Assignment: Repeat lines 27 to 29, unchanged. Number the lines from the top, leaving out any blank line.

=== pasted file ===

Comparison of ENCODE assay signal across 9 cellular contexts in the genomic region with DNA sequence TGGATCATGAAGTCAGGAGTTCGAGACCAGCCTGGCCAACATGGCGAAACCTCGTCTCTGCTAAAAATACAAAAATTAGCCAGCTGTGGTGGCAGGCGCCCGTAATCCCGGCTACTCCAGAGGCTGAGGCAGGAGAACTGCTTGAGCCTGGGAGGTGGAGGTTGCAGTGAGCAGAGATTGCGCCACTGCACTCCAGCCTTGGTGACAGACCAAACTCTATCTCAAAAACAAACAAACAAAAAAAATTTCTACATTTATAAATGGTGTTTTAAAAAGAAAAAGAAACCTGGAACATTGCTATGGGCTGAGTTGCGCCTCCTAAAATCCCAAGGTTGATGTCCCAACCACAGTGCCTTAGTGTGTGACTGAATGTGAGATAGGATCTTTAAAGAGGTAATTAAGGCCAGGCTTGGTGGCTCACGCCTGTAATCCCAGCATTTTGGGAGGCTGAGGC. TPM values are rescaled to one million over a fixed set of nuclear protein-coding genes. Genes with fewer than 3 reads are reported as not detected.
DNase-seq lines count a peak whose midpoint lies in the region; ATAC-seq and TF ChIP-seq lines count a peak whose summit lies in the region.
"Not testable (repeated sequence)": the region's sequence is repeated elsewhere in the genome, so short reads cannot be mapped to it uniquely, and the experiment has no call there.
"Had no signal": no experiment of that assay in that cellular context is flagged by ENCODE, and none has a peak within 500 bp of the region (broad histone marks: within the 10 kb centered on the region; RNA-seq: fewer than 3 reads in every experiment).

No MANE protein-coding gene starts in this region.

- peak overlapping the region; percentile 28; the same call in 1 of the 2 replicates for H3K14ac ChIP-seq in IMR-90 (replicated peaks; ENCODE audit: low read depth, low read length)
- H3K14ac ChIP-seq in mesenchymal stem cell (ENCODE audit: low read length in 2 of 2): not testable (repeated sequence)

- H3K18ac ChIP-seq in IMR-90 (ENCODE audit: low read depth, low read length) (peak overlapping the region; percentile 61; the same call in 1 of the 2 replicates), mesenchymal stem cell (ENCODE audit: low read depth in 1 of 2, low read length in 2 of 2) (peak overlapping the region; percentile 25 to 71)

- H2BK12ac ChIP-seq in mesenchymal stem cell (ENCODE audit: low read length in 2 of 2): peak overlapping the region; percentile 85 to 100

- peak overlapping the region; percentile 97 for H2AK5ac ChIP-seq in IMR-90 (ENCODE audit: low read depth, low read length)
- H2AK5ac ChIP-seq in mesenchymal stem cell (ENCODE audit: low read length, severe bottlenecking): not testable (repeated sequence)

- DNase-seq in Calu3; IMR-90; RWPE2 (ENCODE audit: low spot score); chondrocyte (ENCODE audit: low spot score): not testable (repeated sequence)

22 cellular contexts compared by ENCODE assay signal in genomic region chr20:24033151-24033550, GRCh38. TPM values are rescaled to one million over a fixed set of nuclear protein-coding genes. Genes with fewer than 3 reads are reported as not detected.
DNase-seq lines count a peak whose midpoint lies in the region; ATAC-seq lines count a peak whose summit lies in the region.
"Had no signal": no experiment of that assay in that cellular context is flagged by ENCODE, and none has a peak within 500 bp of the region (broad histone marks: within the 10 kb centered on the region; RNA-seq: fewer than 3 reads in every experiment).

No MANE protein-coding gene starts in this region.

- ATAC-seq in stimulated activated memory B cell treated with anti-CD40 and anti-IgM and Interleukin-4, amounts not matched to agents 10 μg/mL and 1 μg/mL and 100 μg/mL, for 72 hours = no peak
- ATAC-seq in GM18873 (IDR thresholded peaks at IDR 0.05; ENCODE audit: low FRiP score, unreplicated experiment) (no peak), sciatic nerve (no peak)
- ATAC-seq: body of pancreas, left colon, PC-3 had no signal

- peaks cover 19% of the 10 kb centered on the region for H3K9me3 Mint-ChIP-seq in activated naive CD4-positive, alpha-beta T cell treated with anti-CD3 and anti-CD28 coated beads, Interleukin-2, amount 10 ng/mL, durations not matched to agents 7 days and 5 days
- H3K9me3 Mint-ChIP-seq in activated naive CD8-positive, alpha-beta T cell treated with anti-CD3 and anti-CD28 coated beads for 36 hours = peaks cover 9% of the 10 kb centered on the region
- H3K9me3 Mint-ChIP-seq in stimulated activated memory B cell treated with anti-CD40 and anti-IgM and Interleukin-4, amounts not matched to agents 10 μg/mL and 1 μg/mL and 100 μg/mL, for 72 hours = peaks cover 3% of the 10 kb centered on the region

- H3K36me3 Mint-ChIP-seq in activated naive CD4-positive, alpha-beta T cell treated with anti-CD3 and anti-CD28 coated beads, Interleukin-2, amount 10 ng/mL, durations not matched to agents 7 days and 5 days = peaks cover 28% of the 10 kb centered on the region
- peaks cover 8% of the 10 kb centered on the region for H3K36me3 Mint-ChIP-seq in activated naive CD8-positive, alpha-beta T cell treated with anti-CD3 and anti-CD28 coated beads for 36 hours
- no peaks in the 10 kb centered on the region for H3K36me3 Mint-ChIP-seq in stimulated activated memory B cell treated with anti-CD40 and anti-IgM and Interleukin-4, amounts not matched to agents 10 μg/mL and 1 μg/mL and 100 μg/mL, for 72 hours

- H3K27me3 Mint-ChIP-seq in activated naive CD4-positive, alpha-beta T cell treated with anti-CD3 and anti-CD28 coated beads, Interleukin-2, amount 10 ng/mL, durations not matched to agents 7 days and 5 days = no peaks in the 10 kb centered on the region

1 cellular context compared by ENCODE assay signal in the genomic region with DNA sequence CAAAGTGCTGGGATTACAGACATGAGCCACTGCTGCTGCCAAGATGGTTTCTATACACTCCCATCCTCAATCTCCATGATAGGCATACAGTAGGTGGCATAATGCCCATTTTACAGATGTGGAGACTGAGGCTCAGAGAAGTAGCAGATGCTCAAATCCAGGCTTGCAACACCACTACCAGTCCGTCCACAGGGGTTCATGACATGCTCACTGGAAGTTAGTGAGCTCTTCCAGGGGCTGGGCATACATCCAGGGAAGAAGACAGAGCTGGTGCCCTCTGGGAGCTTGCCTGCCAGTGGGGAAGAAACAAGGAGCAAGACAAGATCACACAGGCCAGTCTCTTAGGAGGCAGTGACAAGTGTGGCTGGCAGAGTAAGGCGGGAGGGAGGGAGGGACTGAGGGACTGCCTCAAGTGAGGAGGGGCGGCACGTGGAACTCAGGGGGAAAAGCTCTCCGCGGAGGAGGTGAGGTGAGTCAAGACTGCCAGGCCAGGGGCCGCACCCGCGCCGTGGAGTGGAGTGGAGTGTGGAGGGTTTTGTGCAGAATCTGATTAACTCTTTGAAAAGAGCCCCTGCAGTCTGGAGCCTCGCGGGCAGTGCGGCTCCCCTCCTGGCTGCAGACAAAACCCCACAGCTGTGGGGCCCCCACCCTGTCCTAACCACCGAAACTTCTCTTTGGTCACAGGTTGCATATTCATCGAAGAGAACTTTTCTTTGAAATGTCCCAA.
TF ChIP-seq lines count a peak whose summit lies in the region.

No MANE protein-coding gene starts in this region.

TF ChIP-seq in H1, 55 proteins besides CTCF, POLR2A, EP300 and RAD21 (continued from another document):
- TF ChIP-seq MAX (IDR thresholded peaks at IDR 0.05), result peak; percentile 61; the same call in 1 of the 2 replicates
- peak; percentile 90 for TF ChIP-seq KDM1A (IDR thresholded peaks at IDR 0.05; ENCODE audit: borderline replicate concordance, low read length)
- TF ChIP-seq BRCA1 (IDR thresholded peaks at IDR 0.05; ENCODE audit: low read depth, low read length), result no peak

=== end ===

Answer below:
1 cellular context compared by ENCODE assay signal in the genomic region with DNA sequence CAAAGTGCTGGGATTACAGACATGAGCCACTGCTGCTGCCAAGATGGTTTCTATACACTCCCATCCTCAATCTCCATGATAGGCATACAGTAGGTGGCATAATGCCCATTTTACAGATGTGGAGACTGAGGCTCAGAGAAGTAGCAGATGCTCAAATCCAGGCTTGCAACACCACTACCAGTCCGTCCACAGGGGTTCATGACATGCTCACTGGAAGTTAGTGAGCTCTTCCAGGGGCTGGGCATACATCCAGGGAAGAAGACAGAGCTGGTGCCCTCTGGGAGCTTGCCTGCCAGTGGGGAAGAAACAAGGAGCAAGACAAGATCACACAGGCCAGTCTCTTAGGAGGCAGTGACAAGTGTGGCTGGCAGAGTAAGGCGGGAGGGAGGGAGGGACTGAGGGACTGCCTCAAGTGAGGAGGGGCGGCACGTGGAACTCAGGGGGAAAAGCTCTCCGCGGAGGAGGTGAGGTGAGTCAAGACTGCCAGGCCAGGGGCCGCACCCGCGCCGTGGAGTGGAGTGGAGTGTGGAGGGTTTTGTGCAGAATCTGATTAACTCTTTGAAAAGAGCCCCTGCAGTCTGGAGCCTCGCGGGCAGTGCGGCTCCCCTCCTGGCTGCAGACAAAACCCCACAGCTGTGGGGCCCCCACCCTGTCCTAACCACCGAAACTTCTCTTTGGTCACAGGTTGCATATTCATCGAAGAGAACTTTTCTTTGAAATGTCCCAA.
TF ChIP-seq lines count a peak whose summit lies in the region.

No MANE protein-coding gene starts in this region.